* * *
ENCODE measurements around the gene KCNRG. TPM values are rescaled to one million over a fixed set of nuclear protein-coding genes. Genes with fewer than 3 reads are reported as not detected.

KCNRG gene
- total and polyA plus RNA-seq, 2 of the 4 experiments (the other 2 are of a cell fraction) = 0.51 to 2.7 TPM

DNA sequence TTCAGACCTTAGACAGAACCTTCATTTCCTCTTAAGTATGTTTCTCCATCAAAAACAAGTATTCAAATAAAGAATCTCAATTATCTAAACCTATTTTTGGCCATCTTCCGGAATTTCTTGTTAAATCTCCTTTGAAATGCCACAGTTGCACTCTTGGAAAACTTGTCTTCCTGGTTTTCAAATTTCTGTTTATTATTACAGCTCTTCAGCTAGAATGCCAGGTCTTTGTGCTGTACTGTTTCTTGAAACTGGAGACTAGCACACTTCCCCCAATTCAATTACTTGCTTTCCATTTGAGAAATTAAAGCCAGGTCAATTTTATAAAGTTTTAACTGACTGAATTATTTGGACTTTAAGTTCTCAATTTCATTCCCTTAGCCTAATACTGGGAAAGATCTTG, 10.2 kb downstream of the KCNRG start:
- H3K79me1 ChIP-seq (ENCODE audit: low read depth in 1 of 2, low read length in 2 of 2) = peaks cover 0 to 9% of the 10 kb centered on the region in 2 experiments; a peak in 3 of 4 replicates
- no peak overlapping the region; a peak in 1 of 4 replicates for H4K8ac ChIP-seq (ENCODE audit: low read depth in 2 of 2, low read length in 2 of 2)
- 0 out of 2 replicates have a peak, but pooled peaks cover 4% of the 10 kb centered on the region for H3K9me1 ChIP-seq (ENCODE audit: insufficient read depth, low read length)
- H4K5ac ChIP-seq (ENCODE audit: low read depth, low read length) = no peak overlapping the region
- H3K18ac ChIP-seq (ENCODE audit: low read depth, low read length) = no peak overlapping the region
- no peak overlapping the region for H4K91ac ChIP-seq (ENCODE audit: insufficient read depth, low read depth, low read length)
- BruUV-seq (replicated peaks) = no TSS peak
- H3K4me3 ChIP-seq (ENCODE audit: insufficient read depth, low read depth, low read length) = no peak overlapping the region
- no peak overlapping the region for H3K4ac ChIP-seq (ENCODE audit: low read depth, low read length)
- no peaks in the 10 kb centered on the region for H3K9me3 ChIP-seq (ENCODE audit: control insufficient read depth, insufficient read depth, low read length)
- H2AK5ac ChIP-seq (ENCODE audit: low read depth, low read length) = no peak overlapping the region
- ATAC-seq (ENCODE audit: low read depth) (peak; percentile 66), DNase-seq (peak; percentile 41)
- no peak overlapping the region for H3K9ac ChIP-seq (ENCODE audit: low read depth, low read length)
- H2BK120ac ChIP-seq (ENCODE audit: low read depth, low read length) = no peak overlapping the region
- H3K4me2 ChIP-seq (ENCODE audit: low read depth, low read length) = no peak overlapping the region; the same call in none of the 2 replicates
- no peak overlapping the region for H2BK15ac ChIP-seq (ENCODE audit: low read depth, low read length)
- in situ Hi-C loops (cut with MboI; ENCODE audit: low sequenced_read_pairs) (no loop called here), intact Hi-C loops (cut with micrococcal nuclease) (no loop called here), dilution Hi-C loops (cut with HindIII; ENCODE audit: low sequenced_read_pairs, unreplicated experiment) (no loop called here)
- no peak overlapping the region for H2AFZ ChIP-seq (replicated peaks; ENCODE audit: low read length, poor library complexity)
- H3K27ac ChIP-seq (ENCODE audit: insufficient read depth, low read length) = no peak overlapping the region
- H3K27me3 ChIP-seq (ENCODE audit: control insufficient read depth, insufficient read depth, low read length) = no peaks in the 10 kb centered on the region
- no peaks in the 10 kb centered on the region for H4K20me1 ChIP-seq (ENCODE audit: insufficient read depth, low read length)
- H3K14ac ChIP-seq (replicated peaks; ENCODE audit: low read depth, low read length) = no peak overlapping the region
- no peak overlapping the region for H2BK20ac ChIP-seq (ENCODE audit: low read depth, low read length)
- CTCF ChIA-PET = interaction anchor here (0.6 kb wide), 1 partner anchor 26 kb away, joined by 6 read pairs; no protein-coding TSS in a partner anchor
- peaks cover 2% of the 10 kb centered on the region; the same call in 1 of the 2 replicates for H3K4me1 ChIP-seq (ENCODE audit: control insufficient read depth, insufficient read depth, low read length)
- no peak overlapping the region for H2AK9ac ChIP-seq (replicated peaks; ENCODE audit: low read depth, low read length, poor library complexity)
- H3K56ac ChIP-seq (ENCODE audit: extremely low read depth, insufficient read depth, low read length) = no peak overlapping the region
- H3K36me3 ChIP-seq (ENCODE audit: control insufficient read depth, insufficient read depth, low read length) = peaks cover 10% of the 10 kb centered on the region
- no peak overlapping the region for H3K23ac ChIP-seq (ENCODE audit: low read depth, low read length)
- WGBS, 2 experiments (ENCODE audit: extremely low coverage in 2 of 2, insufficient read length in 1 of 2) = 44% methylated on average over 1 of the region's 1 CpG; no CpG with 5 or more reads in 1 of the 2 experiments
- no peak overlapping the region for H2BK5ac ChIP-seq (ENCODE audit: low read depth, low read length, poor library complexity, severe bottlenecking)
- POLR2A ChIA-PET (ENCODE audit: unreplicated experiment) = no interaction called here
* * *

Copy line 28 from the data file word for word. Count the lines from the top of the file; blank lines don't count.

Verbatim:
- CTCF ChIA-PET = interaction anchor here (0.6 kb wide), 1 partner anchor 26 kb away, joined by 6 read pairs; no protein-coding TSS in a partner anchor